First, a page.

Here are the influential voices leading the conversations where nonprofits and technology overlap.
Technology is the backbone of any great company, and it should be designed to help a business understand its customers and their needs. Whether you're Amazon or a family-run, bricks-and-mortar business like Mitchells/Richards/Marshs, information technology can help us treat our customers like dear friends.
Many companies deploy sophisticated software that they adapt their business to fit "because that's the way the technology works." At Mitchells/Richards/Marshs we've been collecting personal and professional data on our customers and using it to shower them with attention for more than three decades. That's how we've grown the business that my parents started in 1958 with a bare-bones inventory of three suits, into a $70 million high-end men's and women's clothier. We achieve this volume in Westport, Conn., a town of just 28,000 people, and in nearby Greenwich, with a population of about 60,000. Roughly every other household in this area is a customer, because at some point we gave them a very pleasant and memorable shopping experience — what we refer to metaphorically as "hugging" our customers.
The computer system we developed to help us keep track of what we know about our customers — still running on an IBM AS/400 that replaced our original System/34 in the late 1980s — fits the way we do business, not the other way around. The system is simple, and everyone, including sales associates, buyers, tailors and delivery people, uses it daily.
For a customer relationship management (CRM) system to be effective and spur business growth, it must be focused on the customer — not on products and inventory, and not on sales or profitability. When we developed our system, we asked ourselves: "What do we really need to know about our customers to make them feel like they are friends?" Obviously, we want their contact information, but to really service them and develop a close relationship with them, we also want their birthdays, their anniversary dates, plus business, family and personal information, including hobbies, the names of their pets or whether they root for the Yankees or the Red Sox. Of course, we need to know every single purchase they've ever made with us, down to the SKU (Stock Keeping Unit) too.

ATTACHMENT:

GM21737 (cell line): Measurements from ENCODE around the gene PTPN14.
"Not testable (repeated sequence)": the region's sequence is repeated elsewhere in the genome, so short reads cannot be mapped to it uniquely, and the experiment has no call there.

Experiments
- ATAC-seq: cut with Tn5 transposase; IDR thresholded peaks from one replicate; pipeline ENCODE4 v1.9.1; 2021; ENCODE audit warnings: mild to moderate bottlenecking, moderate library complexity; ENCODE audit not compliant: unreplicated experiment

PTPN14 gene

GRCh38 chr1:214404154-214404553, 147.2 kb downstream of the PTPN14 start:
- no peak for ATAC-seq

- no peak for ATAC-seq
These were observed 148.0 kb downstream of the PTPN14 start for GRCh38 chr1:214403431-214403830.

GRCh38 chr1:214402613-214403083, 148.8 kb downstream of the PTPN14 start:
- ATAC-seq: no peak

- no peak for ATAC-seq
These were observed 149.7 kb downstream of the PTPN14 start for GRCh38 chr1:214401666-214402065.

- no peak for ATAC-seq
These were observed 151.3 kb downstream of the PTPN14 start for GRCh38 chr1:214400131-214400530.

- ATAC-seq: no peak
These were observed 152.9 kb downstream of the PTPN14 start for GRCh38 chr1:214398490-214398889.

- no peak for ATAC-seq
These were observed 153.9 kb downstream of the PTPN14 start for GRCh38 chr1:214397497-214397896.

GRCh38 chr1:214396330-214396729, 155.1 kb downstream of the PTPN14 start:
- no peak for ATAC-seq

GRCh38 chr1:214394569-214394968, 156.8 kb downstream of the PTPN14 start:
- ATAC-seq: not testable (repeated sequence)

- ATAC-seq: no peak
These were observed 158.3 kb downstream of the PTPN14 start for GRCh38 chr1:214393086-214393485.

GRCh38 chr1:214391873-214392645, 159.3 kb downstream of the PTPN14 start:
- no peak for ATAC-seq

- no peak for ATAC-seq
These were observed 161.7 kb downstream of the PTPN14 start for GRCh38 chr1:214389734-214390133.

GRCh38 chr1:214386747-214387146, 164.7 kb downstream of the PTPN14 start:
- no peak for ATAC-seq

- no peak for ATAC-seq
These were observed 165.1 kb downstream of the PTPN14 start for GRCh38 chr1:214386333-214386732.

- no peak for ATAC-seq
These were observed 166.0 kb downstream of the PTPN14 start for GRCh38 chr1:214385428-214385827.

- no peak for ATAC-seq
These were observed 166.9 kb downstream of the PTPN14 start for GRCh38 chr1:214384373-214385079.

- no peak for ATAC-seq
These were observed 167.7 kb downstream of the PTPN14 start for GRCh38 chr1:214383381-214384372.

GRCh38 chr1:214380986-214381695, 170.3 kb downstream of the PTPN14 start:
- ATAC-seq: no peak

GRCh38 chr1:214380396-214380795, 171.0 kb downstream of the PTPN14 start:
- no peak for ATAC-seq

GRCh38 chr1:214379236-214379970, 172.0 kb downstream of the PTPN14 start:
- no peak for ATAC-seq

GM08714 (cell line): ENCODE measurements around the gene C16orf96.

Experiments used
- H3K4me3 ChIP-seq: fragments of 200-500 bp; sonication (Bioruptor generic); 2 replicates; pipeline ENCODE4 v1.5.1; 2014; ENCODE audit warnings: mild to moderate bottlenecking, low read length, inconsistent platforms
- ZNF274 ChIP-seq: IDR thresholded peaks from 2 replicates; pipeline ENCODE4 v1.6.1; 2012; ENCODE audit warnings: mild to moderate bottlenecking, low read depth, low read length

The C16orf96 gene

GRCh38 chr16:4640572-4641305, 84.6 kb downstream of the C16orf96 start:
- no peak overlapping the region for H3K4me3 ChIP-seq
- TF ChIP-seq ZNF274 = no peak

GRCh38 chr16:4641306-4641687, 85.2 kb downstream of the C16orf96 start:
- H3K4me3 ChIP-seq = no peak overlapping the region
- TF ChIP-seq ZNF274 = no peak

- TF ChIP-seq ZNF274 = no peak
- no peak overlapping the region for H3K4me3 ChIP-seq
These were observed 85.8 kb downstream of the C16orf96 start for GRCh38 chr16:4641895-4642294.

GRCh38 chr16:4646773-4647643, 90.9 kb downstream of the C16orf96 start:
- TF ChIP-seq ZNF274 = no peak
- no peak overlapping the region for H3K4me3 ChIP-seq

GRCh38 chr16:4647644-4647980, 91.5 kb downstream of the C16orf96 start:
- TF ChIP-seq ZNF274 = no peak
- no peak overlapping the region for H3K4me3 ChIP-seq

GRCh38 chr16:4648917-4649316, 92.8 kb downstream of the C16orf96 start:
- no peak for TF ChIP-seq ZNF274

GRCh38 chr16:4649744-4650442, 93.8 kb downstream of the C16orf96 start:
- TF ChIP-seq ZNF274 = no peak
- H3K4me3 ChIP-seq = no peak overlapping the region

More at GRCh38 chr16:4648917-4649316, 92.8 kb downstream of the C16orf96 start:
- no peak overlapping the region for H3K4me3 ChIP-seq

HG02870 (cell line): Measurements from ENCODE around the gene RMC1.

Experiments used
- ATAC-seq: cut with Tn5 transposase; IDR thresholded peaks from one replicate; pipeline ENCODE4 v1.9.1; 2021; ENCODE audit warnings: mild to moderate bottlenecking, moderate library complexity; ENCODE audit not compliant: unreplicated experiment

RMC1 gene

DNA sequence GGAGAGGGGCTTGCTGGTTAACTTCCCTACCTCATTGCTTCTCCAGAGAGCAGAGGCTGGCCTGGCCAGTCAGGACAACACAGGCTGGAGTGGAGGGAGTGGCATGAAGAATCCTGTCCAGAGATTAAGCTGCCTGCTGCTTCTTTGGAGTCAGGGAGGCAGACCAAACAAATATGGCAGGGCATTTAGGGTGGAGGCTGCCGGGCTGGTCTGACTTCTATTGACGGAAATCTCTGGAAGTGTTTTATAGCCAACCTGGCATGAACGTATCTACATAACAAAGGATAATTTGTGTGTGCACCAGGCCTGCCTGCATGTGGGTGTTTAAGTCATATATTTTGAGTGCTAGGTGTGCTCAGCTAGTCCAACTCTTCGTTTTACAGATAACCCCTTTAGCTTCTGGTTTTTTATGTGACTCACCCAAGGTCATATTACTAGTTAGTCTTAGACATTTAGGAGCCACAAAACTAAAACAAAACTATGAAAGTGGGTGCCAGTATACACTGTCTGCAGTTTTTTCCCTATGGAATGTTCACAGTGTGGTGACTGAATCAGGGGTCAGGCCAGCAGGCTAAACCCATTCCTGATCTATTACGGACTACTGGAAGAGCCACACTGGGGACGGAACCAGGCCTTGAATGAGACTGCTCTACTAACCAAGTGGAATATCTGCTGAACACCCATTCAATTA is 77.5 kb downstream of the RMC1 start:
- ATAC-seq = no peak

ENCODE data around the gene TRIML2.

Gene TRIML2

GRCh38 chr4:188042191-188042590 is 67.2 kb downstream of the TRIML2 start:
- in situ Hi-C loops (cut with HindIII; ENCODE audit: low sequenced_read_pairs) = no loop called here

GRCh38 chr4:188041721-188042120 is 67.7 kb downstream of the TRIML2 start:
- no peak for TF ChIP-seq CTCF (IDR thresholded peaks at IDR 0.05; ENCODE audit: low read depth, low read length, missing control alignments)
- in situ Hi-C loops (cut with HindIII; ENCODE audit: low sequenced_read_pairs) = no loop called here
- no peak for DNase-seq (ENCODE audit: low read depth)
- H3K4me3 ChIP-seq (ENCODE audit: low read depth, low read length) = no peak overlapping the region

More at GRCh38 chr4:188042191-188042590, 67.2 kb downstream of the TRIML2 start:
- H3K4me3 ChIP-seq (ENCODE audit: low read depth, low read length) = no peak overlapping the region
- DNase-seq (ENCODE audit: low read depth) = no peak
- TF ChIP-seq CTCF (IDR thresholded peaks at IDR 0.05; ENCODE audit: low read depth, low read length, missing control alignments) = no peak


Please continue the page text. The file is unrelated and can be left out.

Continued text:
More important than the database itself, however, is the culture of customer relationships that permeates the organization. Our family, our buyers, everybody who's on the sales floor, all know that by getting the proper data about their customers, they can personalize the relationship — greeting them by name when they visit the store, sending personalized thank-you letters, birthday cards and anniversary notes. It just becomes a way of life.
And it starts at the top. It starts with a family that really enjoys the personalization of the relationships. Once you have that, then the rest of the organization follows. When I'm at home and want to take a break, I hit F6 on my computer, put in a few parameters and pull up the data on our top 1,000 customers. I study them like vocabulary words for the SATs. As I once knew all the stats on Joe DiMaggio and Mickey Mantle, I now try to know all the stats on my best customers. Because that's the game: knowing the customer. As I like to say, you can remember 250 names really comfortably, if that's what your priority is. But after that, it's difficult to remember everything about everybody. That's why we have technology. It's that simple.